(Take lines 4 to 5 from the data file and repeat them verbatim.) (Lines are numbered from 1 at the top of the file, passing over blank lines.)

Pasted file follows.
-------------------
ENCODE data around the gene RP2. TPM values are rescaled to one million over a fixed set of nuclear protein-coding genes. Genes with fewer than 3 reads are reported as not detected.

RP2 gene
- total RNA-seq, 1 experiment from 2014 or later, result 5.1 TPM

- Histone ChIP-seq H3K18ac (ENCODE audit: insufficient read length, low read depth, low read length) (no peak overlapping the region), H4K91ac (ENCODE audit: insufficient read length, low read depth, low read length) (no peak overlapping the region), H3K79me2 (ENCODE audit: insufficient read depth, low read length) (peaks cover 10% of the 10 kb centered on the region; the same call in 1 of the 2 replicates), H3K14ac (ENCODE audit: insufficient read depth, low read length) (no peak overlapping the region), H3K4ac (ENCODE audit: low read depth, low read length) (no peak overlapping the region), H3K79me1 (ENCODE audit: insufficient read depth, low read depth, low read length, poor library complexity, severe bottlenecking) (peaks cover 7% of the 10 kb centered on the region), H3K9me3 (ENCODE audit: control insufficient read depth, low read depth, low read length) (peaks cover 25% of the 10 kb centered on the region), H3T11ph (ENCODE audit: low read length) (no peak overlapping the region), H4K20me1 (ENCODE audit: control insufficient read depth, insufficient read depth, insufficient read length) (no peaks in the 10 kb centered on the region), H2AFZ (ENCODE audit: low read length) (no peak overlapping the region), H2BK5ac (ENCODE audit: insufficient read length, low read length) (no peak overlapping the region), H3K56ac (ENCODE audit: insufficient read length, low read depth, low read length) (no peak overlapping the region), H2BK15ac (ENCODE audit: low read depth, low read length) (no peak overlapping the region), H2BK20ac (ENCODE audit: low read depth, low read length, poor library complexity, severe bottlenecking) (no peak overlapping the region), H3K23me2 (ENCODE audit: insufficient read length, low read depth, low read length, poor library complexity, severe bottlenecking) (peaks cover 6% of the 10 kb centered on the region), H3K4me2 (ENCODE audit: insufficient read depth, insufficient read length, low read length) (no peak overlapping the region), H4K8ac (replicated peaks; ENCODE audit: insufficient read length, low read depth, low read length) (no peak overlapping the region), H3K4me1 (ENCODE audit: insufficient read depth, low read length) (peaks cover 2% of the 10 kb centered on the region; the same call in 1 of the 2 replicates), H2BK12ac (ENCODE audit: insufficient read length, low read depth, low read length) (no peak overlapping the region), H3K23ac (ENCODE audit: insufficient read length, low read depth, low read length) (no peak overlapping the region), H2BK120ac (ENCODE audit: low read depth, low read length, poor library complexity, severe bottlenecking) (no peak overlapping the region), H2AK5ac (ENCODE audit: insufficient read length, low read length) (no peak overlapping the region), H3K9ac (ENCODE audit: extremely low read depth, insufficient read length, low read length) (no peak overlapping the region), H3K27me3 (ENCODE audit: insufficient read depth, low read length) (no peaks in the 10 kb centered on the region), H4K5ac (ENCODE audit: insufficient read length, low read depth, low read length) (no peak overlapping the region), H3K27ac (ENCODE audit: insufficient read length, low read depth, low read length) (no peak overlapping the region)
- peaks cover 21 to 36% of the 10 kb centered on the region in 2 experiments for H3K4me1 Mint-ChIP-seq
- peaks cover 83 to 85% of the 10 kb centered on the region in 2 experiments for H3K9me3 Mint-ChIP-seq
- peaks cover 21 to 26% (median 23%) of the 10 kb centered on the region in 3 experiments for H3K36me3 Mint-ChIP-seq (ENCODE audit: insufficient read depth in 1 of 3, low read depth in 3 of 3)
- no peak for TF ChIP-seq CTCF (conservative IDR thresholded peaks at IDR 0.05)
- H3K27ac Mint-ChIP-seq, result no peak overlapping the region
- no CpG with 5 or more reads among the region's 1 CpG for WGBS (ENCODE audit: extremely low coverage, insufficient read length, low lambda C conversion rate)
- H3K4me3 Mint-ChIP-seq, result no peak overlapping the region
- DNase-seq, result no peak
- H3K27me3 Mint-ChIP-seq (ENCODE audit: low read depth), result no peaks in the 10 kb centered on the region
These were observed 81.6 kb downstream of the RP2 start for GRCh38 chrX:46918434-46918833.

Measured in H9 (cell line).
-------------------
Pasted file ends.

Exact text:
- Histone ChIP-seq H3K18ac (ENCODE audit: insufficient read length, low read depth, low read length) (no peak overlapping the region), H4K91ac (ENCODE audit: insufficient read length, low read depth, low read length) (no peak overlapping the region), H3K79me2 (ENCODE audit: insufficient read depth, low read length) (peaks cover 10% of the 10 kb centered on the region; the same call in 1 of the 2 replicates), H3K14ac (ENCODE audit: insufficient read depth, low read length) (no peak overlapping the region), H3K4ac (ENCODE audit: low read depth, low read length) (no peak overlapping the region), H3K79me1 (ENCODE audit: insufficient read depth, low read depth, low read length, poor library complexity, severe bottlenecking) (peaks cover 7% of the 10 kb centered on the region), H3K9me3 (ENCODE audit: control insufficient read depth, low read depth, low read length) (peaks cover 25% of the 10 kb centered on the region), H3T11ph (ENCODE audit: low read length) (no peak overlapping the region), H4K20me1 (ENCODE audit: control insufficient read depth, insufficient read depth, insufficient read length) (no peaks in the 10 kb centered on the region), H2AFZ (ENCODE audit: low read length) (no peak overlapping the region), H2BK5ac (ENCODE audit: insufficient read length, low read length) (no peak overlapping the region), H3K56ac (ENCODE audit: insufficient read length, low read depth, low read length) (no peak overlapping the region), H2BK15ac (ENCODE audit: low read depth, low read length) (no peak overlapping the region), H2BK20ac (ENCODE audit: low read depth, low read length, poor library complexity, severe bottlenecking) (no peak overlapping the region), H3K23me2 (ENCODE audit: insufficient read length, low read depth, low read length, poor library complexity, severe bottlenecking) (peaks cover 6% of the 10 kb centered on the region), H3K4me2 (ENCODE audit: insufficient read depth, insufficient read length, low read length) (no peak overlapping the region), H4K8ac (replicated peaks; ENCODE audit: insufficient read length, low read depth, low read length) (no peak overlapping the region), H3K4me1 (ENCODE audit: insufficient read depth, low read length) (peaks cover 2% of the 10 kb centered on the region; the same call in 1 of the 2 replicates), H2BK12ac (ENCODE audit: insufficient read length, low read depth, low read length) (no peak overlapping the region), H3K23ac (ENCODE audit: insufficient read length, low read depth, low read length) (no peak overlapping the region), H2BK120ac (ENCODE audit: low read depth, low read length, poor library complexity, severe bottlenecking) (no peak overlapping the region), H2AK5ac (ENCODE audit: insufficient read length, low read length) (no peak overlapping the region), H3K9ac (ENCODE audit: extremely low read depth, insufficient read length, low read length) (no peak overlapping the region), H3K27me3 (ENCODE audit: insufficient read depth, low read length) (no peaks in the 10 kb centered on the region), H4K5ac (ENCODE audit: insufficient read length, low read depth, low read length) (no peak overlapping the region), H3K27ac (ENCODE audit: insufficient read length, low read depth, low read length) (no peak overlapping the region)
- peaks cover 21 to 36% of the 10 kb centered on the region in 2 experiments for H3K4me1 Mint-ChIP-seq